In Pursuit of Teachers' Views on the Use of Textbooks in Their Classroom Practice

By Mahadi, Mar Aswandi; Shahrill, Masitah | International Journal of Education, April 1, 2014 | Go to article overview

In Pursuit of Teachers' Views on the Use of Textbooks in Their Classroom Practice


Mahadi, Mar Aswandi, Shahrill, Masitah, International Journal of Education


Abstract

The main purpose of this study was to investigate the views of the teachers on the use of primary history textbooks in their history classroom lessons in Brunei Darussalam, and whether their views were aligned with the aims and objectives of history education at the primary levels. Interviews with five teachers were conducted and the interview data were categorised into five broad conceptual themes related to the use of textbooks; priorities of the use in the classroom, perceptions in the use for lesson preparation, interpretations of the history curriculum in the classroom, relationship with the use and aligning it with the aims and objectives of the curriculum, and finally, the views about textbook content. The findings revealed that there exists an apparent lack of knowledge of the sample interviewed in interpreting the aims and objectives of the history curriculum in their classroom practice. There may be implications on the quality of students' learning of history at the primary level if teachers do not have sufficient understanding on the needs of the curriculum.

Keywords: history; textbooks; primary; teachers; interviews

1. Introduction

The textbook is one of the important resources in the process of teaching and learning. According to Hummel (1988), the textbook is an instrument perfectly adaptable to every individual's own rhythm. With the aid of the textbooks, the pupil recapitulates, assimilates and further internalizes what was learnt in class. The textbook can also provoke questions and induce a pupil or pupils to supplement the information it contains. Moreover a good textbook encourages the pupils to think and stimulates critical reflection.

According to Santhiram (1997), the socialization of pupils to the aims and goals of education in a country takes place through curriculum. The curriculum provides the focus for teaching and learning activities and thereby occupies a central role in the formation of fundamental attitudes and images that provide the basic core of values. The textbook assumes a key role because it is a dominant form of curriculum material. It is the key classroom teaching aid in schools. A survey in the United States showed that 75% of the time elementary and secondary school pupils are in the classroom, they are using the textbook. The figure rises to 90% for homework (Harber, 1989).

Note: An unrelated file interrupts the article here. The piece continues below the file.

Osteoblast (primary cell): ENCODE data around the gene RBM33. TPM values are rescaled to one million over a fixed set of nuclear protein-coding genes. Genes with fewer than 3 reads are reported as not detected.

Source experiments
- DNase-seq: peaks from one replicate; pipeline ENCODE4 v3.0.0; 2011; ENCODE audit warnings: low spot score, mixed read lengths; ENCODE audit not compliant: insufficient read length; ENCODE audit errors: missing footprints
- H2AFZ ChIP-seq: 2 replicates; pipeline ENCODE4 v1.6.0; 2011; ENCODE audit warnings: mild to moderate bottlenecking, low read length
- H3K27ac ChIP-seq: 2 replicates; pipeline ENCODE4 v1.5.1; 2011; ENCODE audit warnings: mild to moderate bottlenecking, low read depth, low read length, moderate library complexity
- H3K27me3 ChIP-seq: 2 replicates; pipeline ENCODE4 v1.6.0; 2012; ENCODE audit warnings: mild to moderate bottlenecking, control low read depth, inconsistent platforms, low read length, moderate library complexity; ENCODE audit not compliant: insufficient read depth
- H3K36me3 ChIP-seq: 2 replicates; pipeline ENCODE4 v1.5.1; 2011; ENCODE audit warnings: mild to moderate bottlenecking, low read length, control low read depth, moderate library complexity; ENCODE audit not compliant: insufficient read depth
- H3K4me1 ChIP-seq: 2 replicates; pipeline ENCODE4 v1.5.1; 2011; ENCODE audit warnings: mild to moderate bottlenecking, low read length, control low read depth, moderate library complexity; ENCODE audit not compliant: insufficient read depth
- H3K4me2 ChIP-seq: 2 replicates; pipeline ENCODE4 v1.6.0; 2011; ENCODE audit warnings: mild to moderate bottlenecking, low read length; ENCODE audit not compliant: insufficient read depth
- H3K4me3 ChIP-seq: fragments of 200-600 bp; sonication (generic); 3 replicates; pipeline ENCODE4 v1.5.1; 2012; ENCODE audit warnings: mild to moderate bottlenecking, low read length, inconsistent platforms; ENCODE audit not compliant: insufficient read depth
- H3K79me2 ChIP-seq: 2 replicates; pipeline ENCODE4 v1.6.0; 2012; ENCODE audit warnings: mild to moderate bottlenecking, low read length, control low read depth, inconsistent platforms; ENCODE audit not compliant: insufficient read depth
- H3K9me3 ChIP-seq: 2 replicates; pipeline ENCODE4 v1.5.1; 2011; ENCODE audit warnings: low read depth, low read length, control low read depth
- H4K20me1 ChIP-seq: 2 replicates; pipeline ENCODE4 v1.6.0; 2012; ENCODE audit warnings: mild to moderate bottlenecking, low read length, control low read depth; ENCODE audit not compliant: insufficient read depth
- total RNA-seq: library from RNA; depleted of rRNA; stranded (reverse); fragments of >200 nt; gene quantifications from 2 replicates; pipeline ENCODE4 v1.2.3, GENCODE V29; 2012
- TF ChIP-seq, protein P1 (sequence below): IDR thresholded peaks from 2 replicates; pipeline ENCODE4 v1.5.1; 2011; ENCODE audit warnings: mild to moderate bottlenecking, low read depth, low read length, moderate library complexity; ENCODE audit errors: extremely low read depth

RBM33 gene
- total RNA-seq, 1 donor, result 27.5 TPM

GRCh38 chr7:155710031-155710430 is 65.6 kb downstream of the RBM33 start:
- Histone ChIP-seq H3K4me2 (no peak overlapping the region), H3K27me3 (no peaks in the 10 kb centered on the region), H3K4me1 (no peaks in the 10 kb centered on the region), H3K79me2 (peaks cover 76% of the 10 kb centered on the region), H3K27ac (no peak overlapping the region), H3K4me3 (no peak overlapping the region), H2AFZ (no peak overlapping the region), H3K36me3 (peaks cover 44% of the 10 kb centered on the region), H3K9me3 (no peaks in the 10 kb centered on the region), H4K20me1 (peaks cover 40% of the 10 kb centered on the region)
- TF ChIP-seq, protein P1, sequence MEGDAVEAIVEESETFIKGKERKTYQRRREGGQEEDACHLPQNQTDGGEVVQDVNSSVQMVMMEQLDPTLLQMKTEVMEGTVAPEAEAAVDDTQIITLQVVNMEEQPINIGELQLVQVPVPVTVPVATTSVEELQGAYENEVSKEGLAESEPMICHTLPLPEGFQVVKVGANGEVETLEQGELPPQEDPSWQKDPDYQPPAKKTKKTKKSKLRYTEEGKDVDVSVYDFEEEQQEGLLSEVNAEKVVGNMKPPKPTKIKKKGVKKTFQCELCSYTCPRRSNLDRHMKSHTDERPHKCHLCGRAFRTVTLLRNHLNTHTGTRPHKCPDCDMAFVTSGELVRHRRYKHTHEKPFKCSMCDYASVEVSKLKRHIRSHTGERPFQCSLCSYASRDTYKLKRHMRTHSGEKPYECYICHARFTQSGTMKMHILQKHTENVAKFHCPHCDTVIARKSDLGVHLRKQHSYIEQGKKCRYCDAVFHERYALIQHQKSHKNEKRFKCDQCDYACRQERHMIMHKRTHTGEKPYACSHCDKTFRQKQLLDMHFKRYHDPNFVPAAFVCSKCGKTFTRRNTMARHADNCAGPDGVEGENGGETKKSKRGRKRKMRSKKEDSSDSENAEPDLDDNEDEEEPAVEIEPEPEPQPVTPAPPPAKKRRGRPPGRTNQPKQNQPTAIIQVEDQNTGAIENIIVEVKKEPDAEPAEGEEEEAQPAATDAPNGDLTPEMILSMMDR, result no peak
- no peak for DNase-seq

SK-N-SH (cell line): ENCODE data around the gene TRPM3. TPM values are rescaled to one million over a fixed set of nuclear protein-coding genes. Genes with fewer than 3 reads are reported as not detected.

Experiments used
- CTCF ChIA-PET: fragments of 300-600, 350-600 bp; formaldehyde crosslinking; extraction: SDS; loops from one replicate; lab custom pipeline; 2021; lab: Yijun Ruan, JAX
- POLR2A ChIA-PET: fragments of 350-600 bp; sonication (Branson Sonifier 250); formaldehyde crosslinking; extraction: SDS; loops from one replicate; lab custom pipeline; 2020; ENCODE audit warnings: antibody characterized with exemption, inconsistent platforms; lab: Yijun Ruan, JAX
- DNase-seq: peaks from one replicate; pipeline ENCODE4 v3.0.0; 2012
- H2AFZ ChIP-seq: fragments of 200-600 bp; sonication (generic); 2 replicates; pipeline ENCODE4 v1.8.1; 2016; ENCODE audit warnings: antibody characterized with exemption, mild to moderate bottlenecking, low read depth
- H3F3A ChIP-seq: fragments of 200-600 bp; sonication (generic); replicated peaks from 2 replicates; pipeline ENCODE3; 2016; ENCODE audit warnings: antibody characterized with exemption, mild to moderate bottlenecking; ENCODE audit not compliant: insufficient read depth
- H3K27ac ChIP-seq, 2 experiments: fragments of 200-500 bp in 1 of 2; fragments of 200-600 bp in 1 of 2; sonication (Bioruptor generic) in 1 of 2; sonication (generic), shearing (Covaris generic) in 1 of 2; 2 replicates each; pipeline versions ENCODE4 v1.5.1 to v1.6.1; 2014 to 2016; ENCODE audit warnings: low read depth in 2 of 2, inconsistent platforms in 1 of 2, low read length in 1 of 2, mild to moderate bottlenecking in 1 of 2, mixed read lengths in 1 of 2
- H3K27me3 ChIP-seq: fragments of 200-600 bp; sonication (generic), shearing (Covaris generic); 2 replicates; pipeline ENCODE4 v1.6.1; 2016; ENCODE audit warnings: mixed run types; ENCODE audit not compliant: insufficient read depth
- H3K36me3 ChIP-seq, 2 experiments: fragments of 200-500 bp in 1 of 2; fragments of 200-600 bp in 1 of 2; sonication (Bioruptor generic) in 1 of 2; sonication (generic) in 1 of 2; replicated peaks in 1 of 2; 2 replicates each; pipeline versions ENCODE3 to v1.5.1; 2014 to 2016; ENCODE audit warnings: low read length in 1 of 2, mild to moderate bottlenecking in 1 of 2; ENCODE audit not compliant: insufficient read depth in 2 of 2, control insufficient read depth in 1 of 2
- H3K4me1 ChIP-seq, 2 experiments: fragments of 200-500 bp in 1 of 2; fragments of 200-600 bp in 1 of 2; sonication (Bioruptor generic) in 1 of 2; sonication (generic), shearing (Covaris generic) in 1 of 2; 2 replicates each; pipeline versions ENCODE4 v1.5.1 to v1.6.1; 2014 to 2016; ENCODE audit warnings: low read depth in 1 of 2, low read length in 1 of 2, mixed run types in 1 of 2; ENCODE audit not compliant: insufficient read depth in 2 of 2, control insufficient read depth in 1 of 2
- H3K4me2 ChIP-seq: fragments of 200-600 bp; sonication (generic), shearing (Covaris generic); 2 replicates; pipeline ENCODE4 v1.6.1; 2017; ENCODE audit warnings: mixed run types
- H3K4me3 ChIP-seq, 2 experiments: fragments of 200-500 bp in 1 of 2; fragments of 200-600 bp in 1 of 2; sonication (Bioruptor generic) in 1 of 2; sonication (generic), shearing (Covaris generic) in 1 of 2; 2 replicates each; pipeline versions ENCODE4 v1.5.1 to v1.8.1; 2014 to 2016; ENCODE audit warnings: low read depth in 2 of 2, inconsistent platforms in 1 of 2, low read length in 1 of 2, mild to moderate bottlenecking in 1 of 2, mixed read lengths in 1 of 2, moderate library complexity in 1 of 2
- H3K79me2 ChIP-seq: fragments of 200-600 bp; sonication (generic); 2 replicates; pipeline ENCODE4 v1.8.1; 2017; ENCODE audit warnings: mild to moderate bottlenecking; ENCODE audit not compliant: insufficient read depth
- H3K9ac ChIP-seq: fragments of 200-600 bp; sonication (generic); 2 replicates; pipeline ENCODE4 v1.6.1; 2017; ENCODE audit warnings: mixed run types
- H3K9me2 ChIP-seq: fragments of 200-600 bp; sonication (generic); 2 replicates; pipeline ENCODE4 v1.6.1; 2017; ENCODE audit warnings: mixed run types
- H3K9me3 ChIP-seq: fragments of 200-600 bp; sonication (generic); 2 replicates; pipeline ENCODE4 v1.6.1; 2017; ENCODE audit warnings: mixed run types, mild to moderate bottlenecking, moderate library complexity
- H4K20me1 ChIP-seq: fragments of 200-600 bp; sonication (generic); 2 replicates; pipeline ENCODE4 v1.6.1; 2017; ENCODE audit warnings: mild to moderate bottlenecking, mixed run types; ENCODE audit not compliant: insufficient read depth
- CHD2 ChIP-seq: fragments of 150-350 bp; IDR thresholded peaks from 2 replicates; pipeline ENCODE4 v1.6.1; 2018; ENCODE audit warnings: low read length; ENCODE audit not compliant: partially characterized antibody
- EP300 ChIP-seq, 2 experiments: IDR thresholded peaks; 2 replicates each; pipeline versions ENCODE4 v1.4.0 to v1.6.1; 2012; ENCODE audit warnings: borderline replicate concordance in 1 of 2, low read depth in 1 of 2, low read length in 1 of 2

Altbach et al. (1985) stated that the power and influence of the textbook lies within the printed words and that it is the key element in the educational process. Textbooks are central to schooling levels. The textbook is the tool for instruction and its potentials, limitations and actual use are conditioned by features of the total system. With that, textbooks without doubt carry intrinsic values and the historical mirror on which the nation wishes to see it reflected. The selection and legitimizations of content in the textbook are seen as vital to national needs.

However, dramatic changes is happening in technology where electronic media are a common place and comfortable part in academic life and raise the question of how textbook fit into students' cultural and learning environment. Bierman et al. (2006) argued that textbooks are not dead but their roles and appearance are changing fast. They predicted that the textbook's function would be as a guide, interweaving and coordinating a variety different learning exercise and organizing hub of an integrated learning environment where the students experience is the key. Bierman and colleagues (2006) added that "the goal is to retain the core stability and authority that make the textbook so valuable while at the same time providing the flexibility, timeliness, and inquiry-focused approach that the web and other electronic resource provide" (p. 306). And this was evident in a study by de Oliveira and colleagues (2014) where even with the latest advancements in teaching resources, such as e-textbooks, are introduced teachers still need to scaffold the entirety of the classroom learning effectively to their students. …

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